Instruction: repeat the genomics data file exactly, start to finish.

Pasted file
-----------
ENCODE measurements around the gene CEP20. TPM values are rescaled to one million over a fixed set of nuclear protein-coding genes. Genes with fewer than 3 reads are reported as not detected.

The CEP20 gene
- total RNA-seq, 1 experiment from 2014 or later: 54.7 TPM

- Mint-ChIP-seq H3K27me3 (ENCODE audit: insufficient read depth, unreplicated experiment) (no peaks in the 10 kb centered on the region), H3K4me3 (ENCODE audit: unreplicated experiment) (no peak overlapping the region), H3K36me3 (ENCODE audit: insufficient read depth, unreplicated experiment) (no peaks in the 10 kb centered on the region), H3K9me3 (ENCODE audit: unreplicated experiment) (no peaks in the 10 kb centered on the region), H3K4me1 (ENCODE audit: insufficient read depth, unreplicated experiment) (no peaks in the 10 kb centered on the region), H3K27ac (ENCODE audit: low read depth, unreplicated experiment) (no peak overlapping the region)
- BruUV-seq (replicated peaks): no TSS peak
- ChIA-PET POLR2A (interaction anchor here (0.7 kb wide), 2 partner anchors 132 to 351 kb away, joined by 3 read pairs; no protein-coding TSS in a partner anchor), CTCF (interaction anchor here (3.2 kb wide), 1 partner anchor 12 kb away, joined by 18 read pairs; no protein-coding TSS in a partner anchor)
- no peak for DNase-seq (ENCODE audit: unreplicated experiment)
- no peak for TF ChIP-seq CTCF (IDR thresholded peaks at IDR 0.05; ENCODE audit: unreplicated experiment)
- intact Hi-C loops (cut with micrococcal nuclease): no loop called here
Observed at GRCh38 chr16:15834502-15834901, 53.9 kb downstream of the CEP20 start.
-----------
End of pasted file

ENCODE measurements around the gene CEP20. TPM values are rescaled to one million over a fixed set of nuclear protein-coding genes. Genes with fewer than 3 reads are reported as not detected.

The CEP20 gene
- total RNA-seq, 1 experiment from 2014 or later: 54.7 TPM

- Mint-ChIP-seq H3K27me3 (ENCODE audit: insufficient read depth, unreplicated experiment) (no peaks in the 10 kb centered on the region), H3K4me3 (ENCODE audit: unreplicated experiment) (no peak overlapping the region), H3K36me3 (ENCODE audit: insufficient read depth, unreplicated experiment) (no peaks in the 10 kb centered on the region), H3K9me3 (ENCODE audit: unreplicated experiment) (no peaks in the 10 kb centered on the region), H3K4me1 (ENCODE audit: insufficient read depth, unreplicated experiment) (no peaks in the 10 kb centered on the region), H3K27ac (ENCODE audit: low read depth, unreplicated experiment) (no peak overlapping the region)
- BruUV-seq (replicated peaks): no TSS peak
- ChIA-PET POLR2A (interaction anchor here (0.7 kb wide), 2 partner anchors 132 to 351 kb away, joined by 3 read pairs; no protein-coding TSS in a partner anchor), CTCF (interaction anchor here (3.2 kb wide), 1 partner anchor 12 kb away, joined by 18 read pairs; no protein-coding TSS in a partner anchor)
- no peak for DNase-seq (ENCODE audit: unreplicated experiment)
- no peak for TF ChIP-seq CTCF (IDR thresholded peaks at IDR 0.05; ENCODE audit: unreplicated experiment)
- intact Hi-C loops (cut with micrococcal nuclease): no loop called here
Observed at GRCh38 chr16:15834502-15834901, 53.9 kb downstream of the CEP20 start.